Fifty years ago today, Lady Bird Johnson set off on a four day, 47-town solo whistle-stop tour to campaign on behalf of her husband in the South. It had been less than a year since John F. Kennedy was shot in Dallas and less than three months since Lyndon Johnson had signed the Civil Rights Act, and it was thought to be too dangerous for the president himself to make the trip. Nationally syndicated columnist Max Freedman wondered, "Perhaps this marks the emergence of women as central figures in a national contest instead of being on the edges of a campaign."
It was the first time a first lady had gone on a campaign trail without her husband. Lady Bird spoke to half a million people, and Lyndon ended up carrying most of the South in November. And it’s now obvious that Freedman was right—Johnson was the first modern first lady. Today, however, the role of the presidential spouse today is in need of another reboot.
Lady Bird Johnson was well suited to modernizing the role of the first lady. By 1934, she had earned two back-to-back honors degrees from the University of Texas, when male enrollment outnumbered female four to one. She bought a small media company with a $17,000 inheritance and managed it independently throughout the course of her marriage. By the time her husband became president, it was worth $9 million. She helped finance his first campaign for Congress and managed his House office for eight months while he was serving in World War II.
A 1964 Time cover story quoted Robert Kennedy as admitting, “Lady Bird carried Texas for us” in the extremely tight 1960 election. Yet the same article also said “her nose is a bit too long, her mouth a bit too wide, her ankles a bit less than trim, and she is not outstanding at clothesmanship.”
Things have gotten better since then, but not by much. First ladies are notoriously targeted for appearance-based criticism (just last month, a talking head on Fox News suggested that Michelle Obama “drop a few” before promoting childhood nutrition). But today, it’s not just the way they look. Since the role has morphed into something more than mere hostessing but less than an elected official, there’s a wide range in which to castigate them for not doing enough.
Michelle Obama’s career as a Harvard-educated lawyer and her near-perfect performance on the campaign trail made her appear poised to be able to hit that very narrow target of being an effective—but not overreaching—first lady. She even hinted at keeping her job—a 2008 article reported her as saying that she sees the role of the first lady as a full time commitment, but that “she reserved the right to change her mind if she gets there.”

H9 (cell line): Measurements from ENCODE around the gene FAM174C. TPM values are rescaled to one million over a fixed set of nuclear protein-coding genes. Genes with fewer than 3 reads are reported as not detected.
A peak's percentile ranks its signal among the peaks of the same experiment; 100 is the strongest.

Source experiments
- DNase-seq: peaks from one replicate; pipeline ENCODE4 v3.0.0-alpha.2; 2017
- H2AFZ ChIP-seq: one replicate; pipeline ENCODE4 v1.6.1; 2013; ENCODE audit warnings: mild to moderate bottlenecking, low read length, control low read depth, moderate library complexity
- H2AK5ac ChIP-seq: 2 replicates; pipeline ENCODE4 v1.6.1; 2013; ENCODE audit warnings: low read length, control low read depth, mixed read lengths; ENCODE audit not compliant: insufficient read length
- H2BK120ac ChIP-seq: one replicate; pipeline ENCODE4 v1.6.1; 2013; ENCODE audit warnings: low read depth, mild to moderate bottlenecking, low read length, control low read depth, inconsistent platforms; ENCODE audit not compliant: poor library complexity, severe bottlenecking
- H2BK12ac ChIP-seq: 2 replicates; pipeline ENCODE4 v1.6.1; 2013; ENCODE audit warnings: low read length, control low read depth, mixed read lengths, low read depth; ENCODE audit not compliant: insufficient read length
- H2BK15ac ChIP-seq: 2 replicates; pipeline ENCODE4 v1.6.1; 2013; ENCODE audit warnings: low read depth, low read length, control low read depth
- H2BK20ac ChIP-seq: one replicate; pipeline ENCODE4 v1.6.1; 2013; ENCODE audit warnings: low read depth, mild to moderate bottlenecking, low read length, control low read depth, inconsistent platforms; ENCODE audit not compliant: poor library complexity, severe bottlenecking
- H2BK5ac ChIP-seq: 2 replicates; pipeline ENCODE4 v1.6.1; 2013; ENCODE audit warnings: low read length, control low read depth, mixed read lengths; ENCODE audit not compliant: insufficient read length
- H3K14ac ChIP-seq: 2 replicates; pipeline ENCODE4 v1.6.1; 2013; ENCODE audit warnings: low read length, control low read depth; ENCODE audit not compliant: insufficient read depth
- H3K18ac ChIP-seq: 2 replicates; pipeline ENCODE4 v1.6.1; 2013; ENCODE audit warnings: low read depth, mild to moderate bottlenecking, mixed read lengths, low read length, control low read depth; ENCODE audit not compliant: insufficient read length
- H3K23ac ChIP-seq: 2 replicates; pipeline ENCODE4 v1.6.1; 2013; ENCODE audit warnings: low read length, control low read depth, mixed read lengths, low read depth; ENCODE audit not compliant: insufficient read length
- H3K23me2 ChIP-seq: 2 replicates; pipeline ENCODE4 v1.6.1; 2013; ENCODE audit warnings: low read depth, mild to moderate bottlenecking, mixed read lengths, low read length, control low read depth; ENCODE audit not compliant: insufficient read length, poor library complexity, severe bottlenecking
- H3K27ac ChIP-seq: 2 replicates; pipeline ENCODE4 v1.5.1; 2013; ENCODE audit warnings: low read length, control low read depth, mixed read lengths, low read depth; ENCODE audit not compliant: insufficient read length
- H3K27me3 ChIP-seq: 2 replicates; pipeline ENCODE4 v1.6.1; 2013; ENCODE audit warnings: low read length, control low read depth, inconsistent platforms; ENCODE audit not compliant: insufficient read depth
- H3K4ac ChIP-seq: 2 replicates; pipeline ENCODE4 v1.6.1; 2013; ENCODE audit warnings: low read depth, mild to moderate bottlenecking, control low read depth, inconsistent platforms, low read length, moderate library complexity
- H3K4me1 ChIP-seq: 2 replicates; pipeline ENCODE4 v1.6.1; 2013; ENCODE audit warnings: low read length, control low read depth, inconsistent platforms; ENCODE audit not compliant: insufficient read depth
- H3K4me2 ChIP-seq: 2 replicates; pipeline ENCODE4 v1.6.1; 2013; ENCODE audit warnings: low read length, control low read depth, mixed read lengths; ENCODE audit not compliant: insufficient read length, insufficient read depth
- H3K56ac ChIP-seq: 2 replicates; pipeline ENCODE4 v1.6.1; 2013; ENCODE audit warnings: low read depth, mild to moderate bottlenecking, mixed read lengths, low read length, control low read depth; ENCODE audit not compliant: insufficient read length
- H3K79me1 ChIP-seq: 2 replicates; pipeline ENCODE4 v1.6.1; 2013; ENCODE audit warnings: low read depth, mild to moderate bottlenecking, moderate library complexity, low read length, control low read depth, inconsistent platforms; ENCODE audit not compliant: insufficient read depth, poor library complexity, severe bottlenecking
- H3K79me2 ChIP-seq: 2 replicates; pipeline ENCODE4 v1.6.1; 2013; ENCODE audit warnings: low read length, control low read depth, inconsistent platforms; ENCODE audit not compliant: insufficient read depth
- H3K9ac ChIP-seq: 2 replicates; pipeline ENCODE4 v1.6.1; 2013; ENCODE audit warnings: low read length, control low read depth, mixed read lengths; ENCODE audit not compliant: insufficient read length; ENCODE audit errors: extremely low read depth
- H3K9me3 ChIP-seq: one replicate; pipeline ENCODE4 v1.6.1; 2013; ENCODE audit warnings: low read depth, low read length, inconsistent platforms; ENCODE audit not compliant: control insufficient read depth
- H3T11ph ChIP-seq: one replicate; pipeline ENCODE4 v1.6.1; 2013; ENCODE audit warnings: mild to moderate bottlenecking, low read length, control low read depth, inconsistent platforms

Once in office, though, she visibly played it cautious, working only two or three days of the week and sticking to the traditional women’s and children’s-interest advocacy role. Since then, she has been labeled everything from absent to a feminist nightmare. Earlier this year, former White House Assistant Press Secretary Reid Cherlin outlined how Obama’s star faded when she became first lady because she was constrained by the very office everyone thought she could change. “That the position of first lady has become embarrassingly anachronistic is no big revelation,” Cherlin wrote. “But after the 2008 victory, there were hopes that Michelle Obama’s political appeal and charisma would enable her to transform it into something that reflected the role of modern women as equal participants in the political process.” (Jill Biden, however, is the first second lady in history to keep her job.)
Why are journalists still asking the same questions about how first ladies can confirm women’s status as equal participants in the political process, 50 years later? Perhaps a better question is how much we can ask presidential spouses to do that when the position itself isn’t official—much less paid.
President Obama recently made an offhand comment during a conversation about the need for equal pay where he used Michelle’s name to represent all women, but then realized his mistake: “I will say, the first lady is kind of a bad example, because the first lady doesn’t get paid. And she works pretty hard.” He quickly soft-pedaled the remark, adding, “Obviously, we’re okay.”